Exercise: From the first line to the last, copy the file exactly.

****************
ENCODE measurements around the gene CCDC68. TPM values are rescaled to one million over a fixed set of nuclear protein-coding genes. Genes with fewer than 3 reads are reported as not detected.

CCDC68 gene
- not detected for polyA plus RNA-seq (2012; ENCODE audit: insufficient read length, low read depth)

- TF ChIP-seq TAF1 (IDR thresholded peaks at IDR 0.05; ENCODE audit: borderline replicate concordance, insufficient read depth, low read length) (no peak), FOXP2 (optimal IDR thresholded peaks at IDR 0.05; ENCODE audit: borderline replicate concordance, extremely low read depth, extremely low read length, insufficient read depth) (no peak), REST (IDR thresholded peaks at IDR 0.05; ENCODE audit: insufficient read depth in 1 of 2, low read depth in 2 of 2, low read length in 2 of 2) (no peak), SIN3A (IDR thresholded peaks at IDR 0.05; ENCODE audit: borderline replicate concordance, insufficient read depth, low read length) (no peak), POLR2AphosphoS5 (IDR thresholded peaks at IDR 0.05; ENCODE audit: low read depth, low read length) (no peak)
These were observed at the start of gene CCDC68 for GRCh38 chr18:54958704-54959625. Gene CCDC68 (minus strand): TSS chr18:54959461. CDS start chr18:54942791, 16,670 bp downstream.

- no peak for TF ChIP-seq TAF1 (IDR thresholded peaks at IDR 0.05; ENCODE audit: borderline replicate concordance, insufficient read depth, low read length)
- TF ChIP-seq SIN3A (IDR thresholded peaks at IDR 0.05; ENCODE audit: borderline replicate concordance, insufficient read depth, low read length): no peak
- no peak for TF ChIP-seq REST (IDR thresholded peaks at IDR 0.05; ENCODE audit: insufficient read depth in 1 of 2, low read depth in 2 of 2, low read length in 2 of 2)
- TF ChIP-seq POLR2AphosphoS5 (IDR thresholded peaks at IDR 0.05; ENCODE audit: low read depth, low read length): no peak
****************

ENCODE measurements around the gene CCDC68. TPM values are rescaled to one million over a fixed set of nuclear protein-coding genes. Genes with fewer than 3 reads are reported as not detected.

CCDC68 gene
- not detected for polyA plus RNA-seq (2012; ENCODE audit: insufficient read length, low read depth)

- TF ChIP-seq TAF1 (IDR thresholded peaks at IDR 0.05; ENCODE audit: borderline replicate concordance, insufficient read depth, low read length) (no peak), FOXP2 (optimal IDR thresholded peaks at IDR 0.05; ENCODE audit: borderline replicate concordance, extremely low read depth, extremely low read length, insufficient read depth) (no peak), REST (IDR thresholded peaks at IDR 0.05; ENCODE audit: insufficient read depth in 1 of 2, low read depth in 2 of 2, low read length in 2 of 2) (no peak), SIN3A (IDR thresholded peaks at IDR 0.05; ENCODE audit: borderline replicate concordance, insufficient read depth, low read length) (no peak), POLR2AphosphoS5 (IDR thresholded peaks at IDR 0.05; ENCODE audit: low read depth, low read length) (no peak)
These were observed at the start of gene CCDC68 for GRCh38 chr18:54958704-54959625. Gene CCDC68 (minus strand): TSS chr18:54959461. CDS start chr18:54942791, 16,670 bp downstream.

- no peak for TF ChIP-seq TAF1 (IDR thresholded peaks at IDR 0.05; ENCODE audit: borderline replicate concordance, insufficient read depth, low read length)
- TF ChIP-seq SIN3A (IDR thresholded peaks at IDR 0.05; ENCODE audit: borderline replicate concordance, insufficient read depth, low read length): no peak
- no peak for TF ChIP-seq REST (IDR thresholded peaks at IDR 0.05; ENCODE audit: insufficient read depth in 1 of 2, low read depth in 2 of 2, low read length in 2 of 2)
- TF ChIP-seq POLR2AphosphoS5 (IDR thresholded peaks at IDR 0.05; ENCODE audit: low read depth, low read length): no peak